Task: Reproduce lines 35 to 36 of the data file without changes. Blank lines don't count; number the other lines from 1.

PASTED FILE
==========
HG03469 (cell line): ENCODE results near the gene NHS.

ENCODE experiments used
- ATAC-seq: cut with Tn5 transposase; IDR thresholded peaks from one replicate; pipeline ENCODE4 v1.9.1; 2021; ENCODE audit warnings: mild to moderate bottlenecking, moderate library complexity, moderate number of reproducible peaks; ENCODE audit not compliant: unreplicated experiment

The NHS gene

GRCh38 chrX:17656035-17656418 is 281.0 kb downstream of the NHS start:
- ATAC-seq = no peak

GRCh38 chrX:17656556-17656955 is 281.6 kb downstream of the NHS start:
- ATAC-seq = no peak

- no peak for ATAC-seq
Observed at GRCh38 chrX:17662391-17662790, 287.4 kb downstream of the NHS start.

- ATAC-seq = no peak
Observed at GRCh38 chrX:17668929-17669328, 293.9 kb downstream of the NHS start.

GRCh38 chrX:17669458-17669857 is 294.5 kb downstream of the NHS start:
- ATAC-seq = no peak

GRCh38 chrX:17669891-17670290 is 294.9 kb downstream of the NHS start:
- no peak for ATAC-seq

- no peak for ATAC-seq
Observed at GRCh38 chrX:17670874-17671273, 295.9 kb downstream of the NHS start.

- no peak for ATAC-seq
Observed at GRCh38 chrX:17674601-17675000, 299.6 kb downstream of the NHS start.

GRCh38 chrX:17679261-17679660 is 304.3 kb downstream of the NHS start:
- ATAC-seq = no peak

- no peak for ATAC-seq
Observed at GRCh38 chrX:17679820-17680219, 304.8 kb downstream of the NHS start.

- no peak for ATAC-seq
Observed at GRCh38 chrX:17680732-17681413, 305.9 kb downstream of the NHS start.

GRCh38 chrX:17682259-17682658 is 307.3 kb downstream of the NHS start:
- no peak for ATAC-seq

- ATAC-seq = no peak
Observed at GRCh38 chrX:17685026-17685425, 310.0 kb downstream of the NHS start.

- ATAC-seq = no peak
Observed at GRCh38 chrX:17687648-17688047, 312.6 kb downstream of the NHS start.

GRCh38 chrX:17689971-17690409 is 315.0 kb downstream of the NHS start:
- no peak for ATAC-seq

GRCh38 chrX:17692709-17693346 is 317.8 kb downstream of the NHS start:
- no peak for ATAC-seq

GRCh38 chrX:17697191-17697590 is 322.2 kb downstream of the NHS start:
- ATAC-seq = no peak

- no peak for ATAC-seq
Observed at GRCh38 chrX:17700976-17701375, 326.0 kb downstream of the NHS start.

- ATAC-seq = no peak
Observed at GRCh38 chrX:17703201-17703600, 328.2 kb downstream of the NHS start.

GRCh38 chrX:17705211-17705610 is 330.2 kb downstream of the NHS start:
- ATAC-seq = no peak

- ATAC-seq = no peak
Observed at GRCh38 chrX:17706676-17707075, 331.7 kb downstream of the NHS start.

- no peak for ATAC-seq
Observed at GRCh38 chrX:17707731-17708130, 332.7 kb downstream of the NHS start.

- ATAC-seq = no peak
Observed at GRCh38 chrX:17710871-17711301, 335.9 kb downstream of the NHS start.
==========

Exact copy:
GRCh38 chrX:17692709-17693346 is 317.8 kb downstream of the NHS start:
- no peak for ATAC-seq